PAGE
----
(+DC voltage IN and Pulsed DC voltage OUT fed directly only on the + live line connecting to the +ve terminal of the coil).

5) The total amp draw of a regular ignition coil usually does not exceed 15 amps. Hence this circuit should be able to handle 15 amps of power draw passing through it.

6) An increase of 1 - 2 volts above the input voltage is acceptable.

7) I found a circuit online which does not require an external ground to operate. I do not understand the deep working of electronics, hence I am attaching it herewith for your reference. I am not sure if this design would work for the application that I have in mind.

8) The reason behind having a variable frequency control on this circuit is that we can have a test bench setup to study the best resonant frequency at which automotive coils would operate without any damage.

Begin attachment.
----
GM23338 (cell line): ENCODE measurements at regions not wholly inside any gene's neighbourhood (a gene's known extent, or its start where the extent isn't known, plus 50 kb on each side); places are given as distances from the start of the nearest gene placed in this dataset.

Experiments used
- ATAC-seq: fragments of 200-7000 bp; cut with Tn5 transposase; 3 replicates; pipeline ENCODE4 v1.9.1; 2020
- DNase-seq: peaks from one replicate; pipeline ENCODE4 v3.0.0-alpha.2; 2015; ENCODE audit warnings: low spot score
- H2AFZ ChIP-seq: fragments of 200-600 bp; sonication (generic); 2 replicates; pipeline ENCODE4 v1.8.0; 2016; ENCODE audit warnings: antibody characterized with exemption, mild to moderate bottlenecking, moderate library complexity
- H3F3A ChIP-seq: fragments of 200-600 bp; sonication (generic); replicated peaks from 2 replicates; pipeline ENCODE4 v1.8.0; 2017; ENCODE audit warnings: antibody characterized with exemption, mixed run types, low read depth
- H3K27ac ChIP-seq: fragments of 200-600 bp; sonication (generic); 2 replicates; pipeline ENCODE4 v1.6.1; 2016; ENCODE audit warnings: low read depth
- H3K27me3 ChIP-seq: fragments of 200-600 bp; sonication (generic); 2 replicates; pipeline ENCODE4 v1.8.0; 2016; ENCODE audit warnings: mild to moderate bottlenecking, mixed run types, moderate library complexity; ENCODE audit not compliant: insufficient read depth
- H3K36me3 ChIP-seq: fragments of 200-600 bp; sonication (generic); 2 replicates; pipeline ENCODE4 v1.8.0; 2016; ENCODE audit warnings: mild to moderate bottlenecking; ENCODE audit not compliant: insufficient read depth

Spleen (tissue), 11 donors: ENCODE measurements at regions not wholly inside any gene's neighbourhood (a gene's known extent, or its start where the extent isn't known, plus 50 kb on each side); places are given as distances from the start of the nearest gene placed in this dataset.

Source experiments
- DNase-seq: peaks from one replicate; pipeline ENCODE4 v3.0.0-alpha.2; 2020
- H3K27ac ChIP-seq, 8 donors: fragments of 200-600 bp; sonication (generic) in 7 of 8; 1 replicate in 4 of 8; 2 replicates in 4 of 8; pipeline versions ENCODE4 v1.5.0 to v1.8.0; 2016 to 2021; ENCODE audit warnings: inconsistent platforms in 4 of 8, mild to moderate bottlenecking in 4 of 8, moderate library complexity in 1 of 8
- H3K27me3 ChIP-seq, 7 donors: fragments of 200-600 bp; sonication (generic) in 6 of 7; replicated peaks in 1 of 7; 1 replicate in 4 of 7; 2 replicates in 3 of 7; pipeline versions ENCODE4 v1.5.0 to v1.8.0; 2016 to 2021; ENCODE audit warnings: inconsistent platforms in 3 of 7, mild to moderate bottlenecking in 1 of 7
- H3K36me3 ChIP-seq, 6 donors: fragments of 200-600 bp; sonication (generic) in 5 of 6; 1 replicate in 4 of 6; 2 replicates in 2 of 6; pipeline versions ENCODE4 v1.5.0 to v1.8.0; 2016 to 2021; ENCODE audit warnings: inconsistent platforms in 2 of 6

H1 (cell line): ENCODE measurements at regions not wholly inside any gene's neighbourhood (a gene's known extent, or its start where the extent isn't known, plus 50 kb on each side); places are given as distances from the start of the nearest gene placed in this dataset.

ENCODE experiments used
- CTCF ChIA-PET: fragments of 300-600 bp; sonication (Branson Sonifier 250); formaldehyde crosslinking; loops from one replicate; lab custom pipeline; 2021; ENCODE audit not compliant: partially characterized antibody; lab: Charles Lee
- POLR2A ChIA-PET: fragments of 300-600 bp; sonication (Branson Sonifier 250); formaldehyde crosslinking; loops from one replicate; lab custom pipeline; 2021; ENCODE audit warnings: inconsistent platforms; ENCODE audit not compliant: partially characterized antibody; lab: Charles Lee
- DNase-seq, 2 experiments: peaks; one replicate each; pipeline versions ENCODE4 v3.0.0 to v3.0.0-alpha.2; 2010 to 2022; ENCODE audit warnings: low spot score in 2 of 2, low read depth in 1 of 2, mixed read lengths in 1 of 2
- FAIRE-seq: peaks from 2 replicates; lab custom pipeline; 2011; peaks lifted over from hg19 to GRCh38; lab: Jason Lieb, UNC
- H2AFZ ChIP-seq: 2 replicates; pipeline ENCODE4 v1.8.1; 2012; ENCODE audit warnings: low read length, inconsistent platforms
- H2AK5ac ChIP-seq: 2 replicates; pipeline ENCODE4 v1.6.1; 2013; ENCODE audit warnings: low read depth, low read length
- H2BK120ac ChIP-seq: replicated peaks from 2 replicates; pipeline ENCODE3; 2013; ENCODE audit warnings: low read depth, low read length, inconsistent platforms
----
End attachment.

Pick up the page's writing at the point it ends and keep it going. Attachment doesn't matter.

I would really appreciate it if you could help me with the design and concepts of this kind of circuit.

Please note that the attached circuit is for your reference. The actual circuit design required can be different, so please feel free to offer your kind advice if the required end results could be achieved by using different principles and circuit design.

P.S. :- Sorry for not posting this on your blog, as I did not want to flood your blog with my outlandish ideas.
Thanks for your time and support.

Vimal Mehta

The Design

The attached circuit above might work if its 12V terminal is connected with the vehicle's +12V battery and the output from pin#3 to the pickup coil. This would enable breaking of the pickup signal into many short pulses, however the idea does not appear to be an efficient approach, since this would reduce the CDI triggering time to some lower level and in turn might cause a drop in the intensity of the generated sparks.